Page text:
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GAMBLE

Is Gambling a Moral Issue?

July 18, 2005

by Wayne Jackson

Is gambling a “moral” issue? Some suggest that it is not; it is merely a pragmatic issue. Reflect upon this matter with us in this week’s Penpoints segment.

Michael Fitzgerald is an award-winning columnist for The [Stockton, CA] Record, a leading newspaper for the north-central region of the sprawling San Joaquin Valley. A recent article addressed the growing encroachment of gambling casinos in California.

While gambling casinos generally are not legal in this state, in recent years they have been sanctioned on behalf of various Indian tribes. The rationale is this: since the Indians were so abused historically by the White man, the noble original American now should be permitted retribution; he is at liberty to exploit the weakness of those whose adrenalin is discharged only by the whirl of the roulette wheel or the rustle of a deck of cards.

But Fitzgerald is much opposed to this Indian uprising, and for a variety of sound reasons. We will summarize them as follows:

 

  1. The journalist first assaults      the so-called “economic” argument. This is the notion that casinos will      bring in huge revenues for the surrounding area, thus providing tax      relief. Not so, contends Mr. Fitzgerald. He cites a 1994 study out of the      University of Illinois that indicated that “the social problems” created      by gambling, (e.g., gambling addiction, domestic abuse, suicide, crime,      indebtedness, etc.) outweigh by far any benefits to the community. In      fact, the gambling enterprise costs “taxpayers $3 for every $1 of state      revenue collected.”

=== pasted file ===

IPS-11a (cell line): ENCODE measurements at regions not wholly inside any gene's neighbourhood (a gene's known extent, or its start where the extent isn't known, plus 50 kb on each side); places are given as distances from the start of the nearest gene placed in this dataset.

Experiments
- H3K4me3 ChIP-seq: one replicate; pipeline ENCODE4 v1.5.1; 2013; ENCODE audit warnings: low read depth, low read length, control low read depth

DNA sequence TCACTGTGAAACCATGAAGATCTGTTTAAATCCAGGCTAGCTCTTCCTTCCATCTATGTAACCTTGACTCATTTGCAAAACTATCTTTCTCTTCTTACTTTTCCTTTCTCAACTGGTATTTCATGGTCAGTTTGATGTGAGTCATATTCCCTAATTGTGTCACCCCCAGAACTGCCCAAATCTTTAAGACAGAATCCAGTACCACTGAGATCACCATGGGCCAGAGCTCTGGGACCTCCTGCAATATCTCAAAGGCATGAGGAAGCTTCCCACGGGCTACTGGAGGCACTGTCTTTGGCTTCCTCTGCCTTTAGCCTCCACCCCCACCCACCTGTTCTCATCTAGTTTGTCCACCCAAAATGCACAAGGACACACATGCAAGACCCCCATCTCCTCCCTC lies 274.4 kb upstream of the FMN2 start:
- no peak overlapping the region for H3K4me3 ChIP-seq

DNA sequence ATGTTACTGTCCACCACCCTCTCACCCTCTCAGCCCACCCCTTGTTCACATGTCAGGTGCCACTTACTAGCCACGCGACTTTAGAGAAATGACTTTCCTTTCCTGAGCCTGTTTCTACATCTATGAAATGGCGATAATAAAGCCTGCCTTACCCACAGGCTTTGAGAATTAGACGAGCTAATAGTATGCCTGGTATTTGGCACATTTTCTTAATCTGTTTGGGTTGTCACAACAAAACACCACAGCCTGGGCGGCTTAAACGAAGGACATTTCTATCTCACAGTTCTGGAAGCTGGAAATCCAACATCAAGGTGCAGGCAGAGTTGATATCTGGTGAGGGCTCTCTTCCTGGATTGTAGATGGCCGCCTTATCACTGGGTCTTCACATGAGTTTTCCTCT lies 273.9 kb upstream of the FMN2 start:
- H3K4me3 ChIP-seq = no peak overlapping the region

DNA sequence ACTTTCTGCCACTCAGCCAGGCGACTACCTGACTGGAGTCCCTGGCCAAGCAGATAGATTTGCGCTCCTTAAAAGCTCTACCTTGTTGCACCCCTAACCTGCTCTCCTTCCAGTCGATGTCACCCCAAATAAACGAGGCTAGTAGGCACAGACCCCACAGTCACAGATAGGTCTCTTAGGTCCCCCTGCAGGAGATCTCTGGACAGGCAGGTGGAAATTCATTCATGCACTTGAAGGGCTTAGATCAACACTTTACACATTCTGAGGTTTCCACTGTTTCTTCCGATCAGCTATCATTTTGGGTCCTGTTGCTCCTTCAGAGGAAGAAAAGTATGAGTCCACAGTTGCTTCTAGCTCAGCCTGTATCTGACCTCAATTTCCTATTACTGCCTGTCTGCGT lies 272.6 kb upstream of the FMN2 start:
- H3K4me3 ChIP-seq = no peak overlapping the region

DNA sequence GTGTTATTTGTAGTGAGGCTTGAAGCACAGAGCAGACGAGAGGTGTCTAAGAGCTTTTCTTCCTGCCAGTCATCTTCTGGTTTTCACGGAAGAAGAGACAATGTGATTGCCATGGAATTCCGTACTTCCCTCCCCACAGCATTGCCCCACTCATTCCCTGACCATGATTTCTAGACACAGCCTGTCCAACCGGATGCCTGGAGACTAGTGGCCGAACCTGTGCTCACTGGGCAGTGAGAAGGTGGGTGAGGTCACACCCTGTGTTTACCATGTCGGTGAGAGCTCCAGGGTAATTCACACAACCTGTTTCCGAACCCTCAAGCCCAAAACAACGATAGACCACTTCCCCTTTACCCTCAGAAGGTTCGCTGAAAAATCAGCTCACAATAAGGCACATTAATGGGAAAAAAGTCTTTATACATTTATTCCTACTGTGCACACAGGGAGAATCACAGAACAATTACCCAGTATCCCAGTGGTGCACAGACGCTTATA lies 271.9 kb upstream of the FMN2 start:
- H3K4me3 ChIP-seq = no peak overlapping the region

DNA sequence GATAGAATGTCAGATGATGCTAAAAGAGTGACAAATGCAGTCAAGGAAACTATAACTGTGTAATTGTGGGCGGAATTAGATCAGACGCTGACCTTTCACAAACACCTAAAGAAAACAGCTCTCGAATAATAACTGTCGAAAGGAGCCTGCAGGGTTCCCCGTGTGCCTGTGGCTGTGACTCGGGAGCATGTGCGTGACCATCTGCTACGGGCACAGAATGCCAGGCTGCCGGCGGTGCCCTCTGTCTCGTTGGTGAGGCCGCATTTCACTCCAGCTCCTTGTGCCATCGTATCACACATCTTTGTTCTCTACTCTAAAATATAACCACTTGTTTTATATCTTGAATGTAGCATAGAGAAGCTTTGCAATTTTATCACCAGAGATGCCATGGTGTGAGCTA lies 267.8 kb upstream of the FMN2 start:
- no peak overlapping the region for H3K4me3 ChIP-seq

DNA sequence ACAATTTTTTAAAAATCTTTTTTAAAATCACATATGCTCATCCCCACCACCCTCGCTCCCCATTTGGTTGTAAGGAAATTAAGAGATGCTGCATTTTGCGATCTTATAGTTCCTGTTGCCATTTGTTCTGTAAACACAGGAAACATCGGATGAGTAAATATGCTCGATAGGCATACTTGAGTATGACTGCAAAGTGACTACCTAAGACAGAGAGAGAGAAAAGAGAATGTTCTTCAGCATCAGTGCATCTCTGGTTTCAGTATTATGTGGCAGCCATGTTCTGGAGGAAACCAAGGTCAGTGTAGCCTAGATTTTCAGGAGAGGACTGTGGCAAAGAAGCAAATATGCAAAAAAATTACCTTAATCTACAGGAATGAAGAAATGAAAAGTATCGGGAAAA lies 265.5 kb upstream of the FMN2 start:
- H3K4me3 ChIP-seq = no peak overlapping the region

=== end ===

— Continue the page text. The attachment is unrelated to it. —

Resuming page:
Additionally: “A Creigton University study found that counties with casinos soon have double the bankruptcy rates of counties without casinos.”

  1. Another argument that the      respected journalist employed has to do with the      psychological/physiological damage believed by some authorities to result      from recreational gaming, at least for those who become compulsive      gamblers. Fitzgerald cites Dr. Howard J. Shaffer, of the Harvard Medical      School Division on Addictions.


”’Gambling is an addictive behavior, make no mistake about it. It has all the properties of a psychoactive substance. It changes the neurochemistry of the brain.’ In other words, the excitement of the possibility of winning a huge sum of money, with minimal investment, has a narcotic-like effect on the brain—that calls for greater and greater risks, in the hope of that ‘big’ win.”

According to the popular columnist, one study revealed that 43% of those who gamble have a tendency towards “compulsion,” that intense urge that causes them to get caught up in a frenzy that results in their spending more money than they can afford.

  1. Our journalist neighbor      addressed the environmental aspect of the casino problem. There are      enormous increases in traffic on local highways, as gaming addicts pour      into the casino areas—especially on weekends. Nearby, formerly peaceful      communities are smothered by the influx of those “suckers” (to use      Fitzgerald’s jargon) whose “neurochemically altered heads” continue to l


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